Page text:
Tuesday, 12 August 2014

ISIS plans to take holy war to Xinjiang

ISIS leader Abu Bakr al-Baghdadi makes his first public appearance from a mosque in Mosul in northern Iraq on July 5, 2014, calling on all Muslims around the world to join him in a holy war against the West. (Photo/CFP)
The Islamic State, the jihadist group better known as ISIS, is planning to expand its holy war to northwest China's restive Xinjiang Uyghur Autonomous Region, reports the Chinese-language magazine Phoenix Weekly.
ISIS, which claims religious authority over all Muslims across the world, is currently facing US air strikes in Iraq aimed at protecting American diplomats and religious minorities from what US president Barack Obama called a "potential act of genocide."
On July 4, US Independence Day, ISIS leader Abu Bakr al-Baghdadi released a video detailing the group's explansion plans, declaring that he planned to seek vengeance against those who took away the rights of Muslims in 20 countries across the world, of which China was placed first. Other areas mentioned included India, Palestine, Somalia, the Arabian Peninsula, and Caucasus.
"By God, we will take revenge. Even if it takes a while, we will take revenge and we will retaliate doubly and more," Al-Baghdadi said, adding, "the day will come when Muslims will be walking everywhere as noble masters. Those who dare to stand up against them will be disciplined and all hands that reach out to them will be cut off."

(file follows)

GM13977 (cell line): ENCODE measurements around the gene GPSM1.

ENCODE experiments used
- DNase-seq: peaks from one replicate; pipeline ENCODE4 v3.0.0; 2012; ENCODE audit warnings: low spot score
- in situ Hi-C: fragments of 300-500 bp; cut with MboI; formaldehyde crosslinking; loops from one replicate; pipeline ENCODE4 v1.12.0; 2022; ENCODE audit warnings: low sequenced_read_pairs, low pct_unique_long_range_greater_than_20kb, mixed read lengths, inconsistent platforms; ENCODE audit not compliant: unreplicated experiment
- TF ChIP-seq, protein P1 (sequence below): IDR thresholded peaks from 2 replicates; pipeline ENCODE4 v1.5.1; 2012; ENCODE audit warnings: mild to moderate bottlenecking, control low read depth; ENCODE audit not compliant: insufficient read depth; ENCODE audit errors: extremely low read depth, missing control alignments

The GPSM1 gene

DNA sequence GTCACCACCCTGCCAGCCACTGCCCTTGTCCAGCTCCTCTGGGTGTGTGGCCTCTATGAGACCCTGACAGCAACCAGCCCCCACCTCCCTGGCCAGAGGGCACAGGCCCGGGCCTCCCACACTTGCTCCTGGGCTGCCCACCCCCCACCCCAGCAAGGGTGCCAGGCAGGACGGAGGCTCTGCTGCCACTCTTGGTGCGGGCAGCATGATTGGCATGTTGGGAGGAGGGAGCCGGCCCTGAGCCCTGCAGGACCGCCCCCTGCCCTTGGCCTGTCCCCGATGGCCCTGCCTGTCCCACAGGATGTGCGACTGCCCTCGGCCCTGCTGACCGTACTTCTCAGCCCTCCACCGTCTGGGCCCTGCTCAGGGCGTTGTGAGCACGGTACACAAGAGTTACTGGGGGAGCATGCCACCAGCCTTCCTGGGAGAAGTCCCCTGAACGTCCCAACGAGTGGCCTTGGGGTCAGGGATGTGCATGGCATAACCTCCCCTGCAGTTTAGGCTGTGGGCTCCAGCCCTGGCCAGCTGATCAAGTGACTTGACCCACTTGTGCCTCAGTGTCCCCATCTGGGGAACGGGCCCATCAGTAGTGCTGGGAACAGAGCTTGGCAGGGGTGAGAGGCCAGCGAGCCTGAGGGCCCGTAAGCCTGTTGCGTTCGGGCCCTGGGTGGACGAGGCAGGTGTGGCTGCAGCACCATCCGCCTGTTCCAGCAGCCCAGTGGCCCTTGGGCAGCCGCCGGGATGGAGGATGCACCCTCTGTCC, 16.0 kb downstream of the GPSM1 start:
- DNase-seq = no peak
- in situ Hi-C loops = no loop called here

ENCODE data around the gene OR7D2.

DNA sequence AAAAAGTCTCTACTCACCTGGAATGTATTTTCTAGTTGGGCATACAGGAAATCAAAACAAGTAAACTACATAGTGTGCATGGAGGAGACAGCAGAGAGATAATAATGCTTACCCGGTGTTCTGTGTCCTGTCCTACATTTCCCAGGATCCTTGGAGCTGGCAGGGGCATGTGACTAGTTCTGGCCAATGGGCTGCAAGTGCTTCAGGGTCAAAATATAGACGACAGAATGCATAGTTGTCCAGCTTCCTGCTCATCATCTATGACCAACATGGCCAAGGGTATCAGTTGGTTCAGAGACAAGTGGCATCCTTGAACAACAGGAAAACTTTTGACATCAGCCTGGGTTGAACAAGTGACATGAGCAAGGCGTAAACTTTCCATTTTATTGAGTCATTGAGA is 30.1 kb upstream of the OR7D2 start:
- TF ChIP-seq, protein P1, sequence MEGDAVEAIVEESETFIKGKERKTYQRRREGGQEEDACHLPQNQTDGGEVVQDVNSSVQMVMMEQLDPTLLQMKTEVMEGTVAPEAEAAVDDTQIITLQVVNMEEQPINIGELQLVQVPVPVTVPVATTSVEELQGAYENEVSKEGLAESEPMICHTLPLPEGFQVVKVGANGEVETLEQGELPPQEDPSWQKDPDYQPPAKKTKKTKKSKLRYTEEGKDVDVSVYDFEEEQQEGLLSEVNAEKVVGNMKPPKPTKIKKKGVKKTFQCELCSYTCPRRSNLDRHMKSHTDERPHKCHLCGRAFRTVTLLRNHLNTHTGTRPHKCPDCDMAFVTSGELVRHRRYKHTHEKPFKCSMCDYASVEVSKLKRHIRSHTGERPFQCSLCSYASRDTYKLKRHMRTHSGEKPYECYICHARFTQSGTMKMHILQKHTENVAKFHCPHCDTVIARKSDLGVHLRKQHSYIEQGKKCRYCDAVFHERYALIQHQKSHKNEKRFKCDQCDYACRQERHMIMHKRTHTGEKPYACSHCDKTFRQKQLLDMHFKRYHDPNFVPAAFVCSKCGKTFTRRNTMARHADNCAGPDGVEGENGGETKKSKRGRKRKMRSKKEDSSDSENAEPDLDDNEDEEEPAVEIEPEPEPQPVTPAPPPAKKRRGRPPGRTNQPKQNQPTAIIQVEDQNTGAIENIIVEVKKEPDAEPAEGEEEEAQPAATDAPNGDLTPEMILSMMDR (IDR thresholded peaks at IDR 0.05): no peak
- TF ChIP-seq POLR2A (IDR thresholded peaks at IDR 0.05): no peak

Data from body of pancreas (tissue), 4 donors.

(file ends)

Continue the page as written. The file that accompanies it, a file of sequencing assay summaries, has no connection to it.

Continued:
In the video, Al-Baghdadi referenced China and Xinjiang numerous times, criticizing Beijing's policy against Muslims in the region and asking all Chinese Muslims to plead allegiance to him.
Xinjiang is home to the Muslim Uyghur ethnic minority, who have long accused the Chinese government of suppressing their religious and cultural freedoms. Uyghurs have been largely blamed for a spate of terror attacks in and out of the region in recent years, including a riot late last month which authorities say led to 100 deaths and over 200 arrests. It is the most violent incident to rock the region since the infamous 2009 riots in the capital of Urumqi that left 197 people dead and another 1,700 injured.
China's minister of Public Security, Guo Shengkun, has visited Xinjiang three times this year alone to oversee counter-terrorism and social stability campaigns.

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